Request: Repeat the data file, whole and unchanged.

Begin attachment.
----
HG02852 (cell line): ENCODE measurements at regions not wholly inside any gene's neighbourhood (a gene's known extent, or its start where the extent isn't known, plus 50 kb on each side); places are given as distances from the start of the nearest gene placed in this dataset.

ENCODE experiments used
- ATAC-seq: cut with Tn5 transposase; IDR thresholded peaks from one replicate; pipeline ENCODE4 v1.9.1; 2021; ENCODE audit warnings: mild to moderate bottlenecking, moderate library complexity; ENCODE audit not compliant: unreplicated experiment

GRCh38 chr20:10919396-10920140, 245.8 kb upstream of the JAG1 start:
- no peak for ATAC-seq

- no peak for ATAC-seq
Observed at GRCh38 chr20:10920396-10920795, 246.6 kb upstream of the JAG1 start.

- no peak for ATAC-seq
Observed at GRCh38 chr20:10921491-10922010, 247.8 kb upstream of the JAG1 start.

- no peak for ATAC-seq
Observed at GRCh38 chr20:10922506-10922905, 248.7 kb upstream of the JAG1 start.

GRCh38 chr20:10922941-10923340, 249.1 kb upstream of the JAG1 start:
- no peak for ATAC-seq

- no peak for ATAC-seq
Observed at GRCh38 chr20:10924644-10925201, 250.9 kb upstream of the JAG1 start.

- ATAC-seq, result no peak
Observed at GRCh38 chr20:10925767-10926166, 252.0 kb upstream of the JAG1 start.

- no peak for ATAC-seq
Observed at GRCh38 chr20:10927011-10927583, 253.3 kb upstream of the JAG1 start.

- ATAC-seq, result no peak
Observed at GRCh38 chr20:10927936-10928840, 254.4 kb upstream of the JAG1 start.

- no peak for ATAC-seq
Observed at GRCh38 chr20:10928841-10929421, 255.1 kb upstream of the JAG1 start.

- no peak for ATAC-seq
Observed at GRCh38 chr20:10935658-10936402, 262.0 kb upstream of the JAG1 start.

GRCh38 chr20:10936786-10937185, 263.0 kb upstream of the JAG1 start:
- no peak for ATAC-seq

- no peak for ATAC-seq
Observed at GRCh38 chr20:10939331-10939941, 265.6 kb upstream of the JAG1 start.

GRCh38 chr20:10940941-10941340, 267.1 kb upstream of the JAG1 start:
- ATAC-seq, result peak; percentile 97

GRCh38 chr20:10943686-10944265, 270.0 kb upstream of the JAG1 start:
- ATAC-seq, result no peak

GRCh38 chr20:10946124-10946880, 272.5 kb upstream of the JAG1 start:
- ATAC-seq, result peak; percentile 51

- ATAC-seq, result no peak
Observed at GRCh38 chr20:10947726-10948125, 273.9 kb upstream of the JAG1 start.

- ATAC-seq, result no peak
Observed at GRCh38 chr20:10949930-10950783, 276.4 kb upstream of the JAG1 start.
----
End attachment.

HG02852 (cell line): ENCODE measurements at regions not wholly inside any gene's neighbourhood (a gene's known extent, or its start where the extent isn't known, plus 50 kb on each side); places are given as distances from the start of the nearest gene placed in this dataset.

ENCODE experiments used
- ATAC-seq: cut with Tn5 transposase; IDR thresholded peaks from one replicate; pipeline ENCODE4 v1.9.1; 2021; ENCODE audit warnings: mild to moderate bottlenecking, moderate library complexity; ENCODE audit not compliant: unreplicated experiment

GRCh38 chr20:10919396-10920140, 245.8 kb upstream of the JAG1 start:
- no peak for ATAC-seq

- no peak for ATAC-seq
Observed at GRCh38 chr20:10920396-10920795, 246.6 kb upstream of the JAG1 start.

- no peak for ATAC-seq
Observed at GRCh38 chr20:10921491-10922010, 247.8 kb upstream of the JAG1 start.

- no peak for ATAC-seq
Observed at GRCh38 chr20:10922506-10922905, 248.7 kb upstream of the JAG1 start.

GRCh38 chr20:10922941-10923340, 249.1 kb upstream of the JAG1 start:
- no peak for ATAC-seq

- no peak for ATAC-seq
Observed at GRCh38 chr20:10924644-10925201, 250.9 kb upstream of the JAG1 start.

- ATAC-seq, result no peak
Observed at GRCh38 chr20:10925767-10926166, 252.0 kb upstream of the JAG1 start.

- no peak for ATAC-seq
Observed at GRCh38 chr20:10927011-10927583, 253.3 kb upstream of the JAG1 start.

- ATAC-seq, result no peak
Observed at GRCh38 chr20:10927936-10928840, 254.4 kb upstream of the JAG1 start.

- no peak for ATAC-seq
Observed at GRCh38 chr20:10928841-10929421, 255.1 kb upstream of the JAG1 start.

- no peak for ATAC-seq
Observed at GRCh38 chr20:10935658-10936402, 262.0 kb upstream of the JAG1 start.

GRCh38 chr20:10936786-10937185, 263.0 kb upstream of the JAG1 start:
- no peak for ATAC-seq

- no peak for ATAC-seq
Observed at GRCh38 chr20:10939331-10939941, 265.6 kb upstream of the JAG1 start.

GRCh38 chr20:10940941-10941340, 267.1 kb upstream of the JAG1 start:
- ATAC-seq, result peak; percentile 97

GRCh38 chr20:10943686-10944265, 270.0 kb upstream of the JAG1 start:
- ATAC-seq, result no peak

GRCh38 chr20:10946124-10946880, 272.5 kb upstream of the JAG1 start:
- ATAC-seq, result peak; percentile 51

- ATAC-seq, result no peak
Observed at GRCh38 chr20:10947726-10948125, 273.9 kb upstream of the JAG1 start.

- ATAC-seq, result no peak
Observed at GRCh38 chr20:10949930-10950783, 276.4 kb upstream of the JAG1 start.